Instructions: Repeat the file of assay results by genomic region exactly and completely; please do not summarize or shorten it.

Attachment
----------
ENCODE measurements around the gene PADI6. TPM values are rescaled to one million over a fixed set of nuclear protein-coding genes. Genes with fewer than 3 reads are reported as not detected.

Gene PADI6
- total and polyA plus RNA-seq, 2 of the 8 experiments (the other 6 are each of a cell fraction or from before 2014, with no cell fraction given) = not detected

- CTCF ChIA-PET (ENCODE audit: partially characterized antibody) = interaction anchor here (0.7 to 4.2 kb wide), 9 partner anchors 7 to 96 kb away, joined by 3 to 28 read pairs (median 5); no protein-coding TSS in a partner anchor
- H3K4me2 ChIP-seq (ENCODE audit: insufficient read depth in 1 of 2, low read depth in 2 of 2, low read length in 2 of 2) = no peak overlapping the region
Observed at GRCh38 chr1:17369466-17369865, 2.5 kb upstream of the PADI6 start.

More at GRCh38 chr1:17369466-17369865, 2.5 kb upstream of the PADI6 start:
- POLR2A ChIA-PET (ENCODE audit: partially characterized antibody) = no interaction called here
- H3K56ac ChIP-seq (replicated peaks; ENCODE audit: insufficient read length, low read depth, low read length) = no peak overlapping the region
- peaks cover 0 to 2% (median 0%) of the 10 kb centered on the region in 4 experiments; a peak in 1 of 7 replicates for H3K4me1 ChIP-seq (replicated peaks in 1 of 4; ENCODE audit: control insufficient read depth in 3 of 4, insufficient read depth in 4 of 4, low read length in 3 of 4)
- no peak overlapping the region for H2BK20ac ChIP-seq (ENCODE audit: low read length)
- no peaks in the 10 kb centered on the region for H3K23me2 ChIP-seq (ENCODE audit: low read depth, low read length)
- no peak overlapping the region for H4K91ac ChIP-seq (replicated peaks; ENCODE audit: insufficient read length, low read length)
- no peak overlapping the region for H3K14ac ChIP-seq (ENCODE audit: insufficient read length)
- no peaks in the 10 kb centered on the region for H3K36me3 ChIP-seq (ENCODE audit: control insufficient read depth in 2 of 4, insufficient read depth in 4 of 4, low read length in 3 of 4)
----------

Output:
ENCODE measurements around the gene PADI6. TPM values are rescaled to one million over a fixed set of nuclear protein-coding genes. Genes with fewer than 3 reads are reported as not detected.

Gene PADI6
- total and polyA plus RNA-seq, 2 of the 8 experiments (the other 6 are each of a cell fraction or from before 2014, with no cell fraction given) = not detected

- CTCF ChIA-PET (ENCODE audit: partially characterized antibody) = interaction anchor here (0.7 to 4.2 kb wide), 9 partner anchors 7 to 96 kb away, joined by 3 to 28 read pairs (median 5); no protein-coding TSS in a partner anchor
- H3K4me2 ChIP-seq (ENCODE audit: insufficient read depth in 1 of 2, low read depth in 2 of 2, low read length in 2 of 2) = no peak overlapping the region
Observed at GRCh38 chr1:17369466-17369865, 2.5 kb upstream of the PADI6 start.

More at GRCh38 chr1:17369466-17369865, 2.5 kb upstream of the PADI6 start:
- POLR2A ChIA-PET (ENCODE audit: partially characterized antibody) = no interaction called here
- H3K56ac ChIP-seq (replicated peaks; ENCODE audit: insufficient read length, low read depth, low read length) = no peak overlapping the region
- peaks cover 0 to 2% (median 0%) of the 10 kb centered on the region in 4 experiments; a peak in 1 of 7 replicates for H3K4me1 ChIP-seq (replicated peaks in 1 of 4; ENCODE audit: control insufficient read depth in 3 of 4, insufficient read depth in 4 of 4, low read length in 3 of 4)
- no peak overlapping the region for H2BK20ac ChIP-seq (ENCODE audit: low read length)
- no peaks in the 10 kb centered on the region for H3K23me2 ChIP-seq (ENCODE audit: low read depth, low read length)
- no peak overlapping the region for H4K91ac ChIP-seq (replicated peaks; ENCODE audit: insufficient read length, low read length)
- no peak overlapping the region for H3K14ac ChIP-seq (ENCODE audit: insufficient read length)
- no peaks in the 10 kb centered on the region for H3K36me3 ChIP-seq (ENCODE audit: control insufficient read depth in 2 of 4, insufficient read depth in 4 of 4, low read length in 3 of 4)